7 lessons for doing business in the Gulf

The Gulf region’s transition to a post-oil economy comes with both challenges and amazing opportunities for its various sectors and industries (from consumer goods to health care).

The consumer markets in the Emirates, Saudi Arabia, Oman, Bahrein, Qatar and Kuwait are still in full development, and with their rapidly growing populations and high average GDPs (up to an average of $ 124.000 in Qatar!), they make for exceedingly attractive markets for (foreign) companies to invest in.

Before diving in head first, however, any potential investor would do well to first consider some of the lessons I have learned throughout my 10 years of working with and in the region:

1. Doing business in the GCC is like doing business in Europe 30 years ago:

  • Organizations are still very hierarchical, with little delegation of bottom-up decision-making. You better talk to the person in charge, or you’ll be in for a very, very long sales cycle.
  • Markets are highly fragmented. When trying to sell a product, you’ll be faced with many wholesalers and other organizations with a strong local/regional focus.
  • It is not always about being best-in-class, but about having the right connections. The real power in the Gulf still rests in the hands of a limited number of families. They control the economy through a network of companies, and even when one talks to a company’s top management (who often are non-nationals), the final call may eventually be made by the shareholder family. Building goodwill with some of these influential families is therefore extremely valuable from a business perspective.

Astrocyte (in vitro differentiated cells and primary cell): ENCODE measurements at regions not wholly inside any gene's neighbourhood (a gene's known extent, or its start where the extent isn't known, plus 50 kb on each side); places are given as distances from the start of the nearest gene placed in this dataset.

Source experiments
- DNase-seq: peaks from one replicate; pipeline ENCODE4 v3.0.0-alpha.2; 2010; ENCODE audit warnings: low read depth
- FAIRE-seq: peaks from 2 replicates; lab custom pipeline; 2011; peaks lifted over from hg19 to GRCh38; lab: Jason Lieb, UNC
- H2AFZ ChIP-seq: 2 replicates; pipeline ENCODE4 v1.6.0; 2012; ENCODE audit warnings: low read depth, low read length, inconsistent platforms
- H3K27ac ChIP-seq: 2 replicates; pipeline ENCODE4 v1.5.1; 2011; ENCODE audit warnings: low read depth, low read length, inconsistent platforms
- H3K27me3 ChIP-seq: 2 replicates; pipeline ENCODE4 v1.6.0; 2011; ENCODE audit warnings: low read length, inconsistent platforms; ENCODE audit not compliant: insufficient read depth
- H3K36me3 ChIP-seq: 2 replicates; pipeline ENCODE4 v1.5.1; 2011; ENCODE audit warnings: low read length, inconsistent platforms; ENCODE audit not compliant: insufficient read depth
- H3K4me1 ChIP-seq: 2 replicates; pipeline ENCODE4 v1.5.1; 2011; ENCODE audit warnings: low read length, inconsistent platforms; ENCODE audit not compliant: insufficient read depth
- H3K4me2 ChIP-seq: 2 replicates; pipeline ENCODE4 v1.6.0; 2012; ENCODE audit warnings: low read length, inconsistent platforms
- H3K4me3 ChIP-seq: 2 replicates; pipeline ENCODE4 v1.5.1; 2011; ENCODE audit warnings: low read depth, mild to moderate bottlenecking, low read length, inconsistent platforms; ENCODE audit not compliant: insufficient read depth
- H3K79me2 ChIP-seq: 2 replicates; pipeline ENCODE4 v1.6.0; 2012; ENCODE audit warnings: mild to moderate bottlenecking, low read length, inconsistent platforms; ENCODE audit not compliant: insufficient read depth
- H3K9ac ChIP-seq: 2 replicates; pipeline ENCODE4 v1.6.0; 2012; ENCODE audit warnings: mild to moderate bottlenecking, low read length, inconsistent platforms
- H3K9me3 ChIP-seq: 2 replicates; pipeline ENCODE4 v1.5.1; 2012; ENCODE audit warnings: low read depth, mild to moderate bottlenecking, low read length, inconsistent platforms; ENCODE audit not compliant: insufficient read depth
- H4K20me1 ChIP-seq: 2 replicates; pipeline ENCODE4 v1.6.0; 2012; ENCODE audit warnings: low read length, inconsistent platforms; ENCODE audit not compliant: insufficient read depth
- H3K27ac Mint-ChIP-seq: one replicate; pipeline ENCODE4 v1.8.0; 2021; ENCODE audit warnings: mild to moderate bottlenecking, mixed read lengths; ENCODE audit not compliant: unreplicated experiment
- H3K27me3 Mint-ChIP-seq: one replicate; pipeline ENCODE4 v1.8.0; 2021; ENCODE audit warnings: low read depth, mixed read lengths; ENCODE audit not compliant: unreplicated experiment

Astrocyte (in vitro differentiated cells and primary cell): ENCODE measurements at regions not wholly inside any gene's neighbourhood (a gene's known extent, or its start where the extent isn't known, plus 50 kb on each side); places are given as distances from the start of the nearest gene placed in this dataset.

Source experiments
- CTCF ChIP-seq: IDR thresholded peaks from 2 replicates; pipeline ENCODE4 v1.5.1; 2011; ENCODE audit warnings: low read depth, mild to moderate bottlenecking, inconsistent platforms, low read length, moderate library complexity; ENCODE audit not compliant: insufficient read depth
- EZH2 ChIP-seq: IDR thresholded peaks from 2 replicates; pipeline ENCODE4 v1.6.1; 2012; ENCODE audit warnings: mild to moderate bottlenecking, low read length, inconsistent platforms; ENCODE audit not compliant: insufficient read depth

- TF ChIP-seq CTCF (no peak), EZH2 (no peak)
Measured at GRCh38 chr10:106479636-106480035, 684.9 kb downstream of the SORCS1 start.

• Seniority is more important than skills and competences. Even when the younger generation has studied at a prestigious university in the UK or the US and even if they have all the right arguments, the head of the family will have the final say.

2. The government has a direct impact on many decisions.

  • The GCC governments are immensely rich (thanks to the income generated from oil), and their major investments & projects have a direct impact the economy.
  • The governments follow a protectionist policy that favors local companies and employees (e.g. through quota, regulations, import duties, …). Local companies have a distinct advantage, so consider a joint venture or a local branch office once you’ve found a reliable, well-connected GCC business partner.

3. Think ‘Asia’.

In the GCC, East meets West. Your competition may differ greatly from the one you are used to as many Indian and Pakistani companies compete in the (often low-end segment of the) market.

4. Do not underestimate the social factor.

Arabs are very warm and proud people. Show genuine interest in their culture, customs and family, and do not immediately jump to business talk. On a related note…

5. Trust is key…

 and Europeans start at the bottom rung of the trust ladder. We are not family and we (generally speaking) do not share the same religion. Building trust takes time, but once you get there, a whole new world will open – one where a handshake or an oral agreement is more valuable than a written contract. Be prepared to take the occasional dive into the unknown…

6. Time has little to no value.

It is not because you were promised a reply by tomorrow that you will also get it. Rather, expect to receive it at some undefined point in the future. And that meeting you had planned today?  Do not be surprised if you get a last-minute call to postpone it to another hour or day. Yet once the final ‘go’ has been given, you better move fast to deliver on a very short notice!

7. ‘Yes’ is not ‘yes’.

Arabs are often shy and proud and tend to say ‘yes’ – even when there is no real interest in doing business. You have a real ‘yes’ only once you see the action modus. That is when you can rest assured that you have engagement.

It should be clear by now: navigating through these different traditions, customs and expectations is not easy, especially not without the right network.

Our advice? Take your time to find the right local partner (who must be well-connected and motivated) and assist him (or her) with developing your business. Most of all, don’t try to rush things and invest in a relationship based on mutual respect and trust.

By Jan De Lancker, Founder & Salim Al Barami, Partner Middle East

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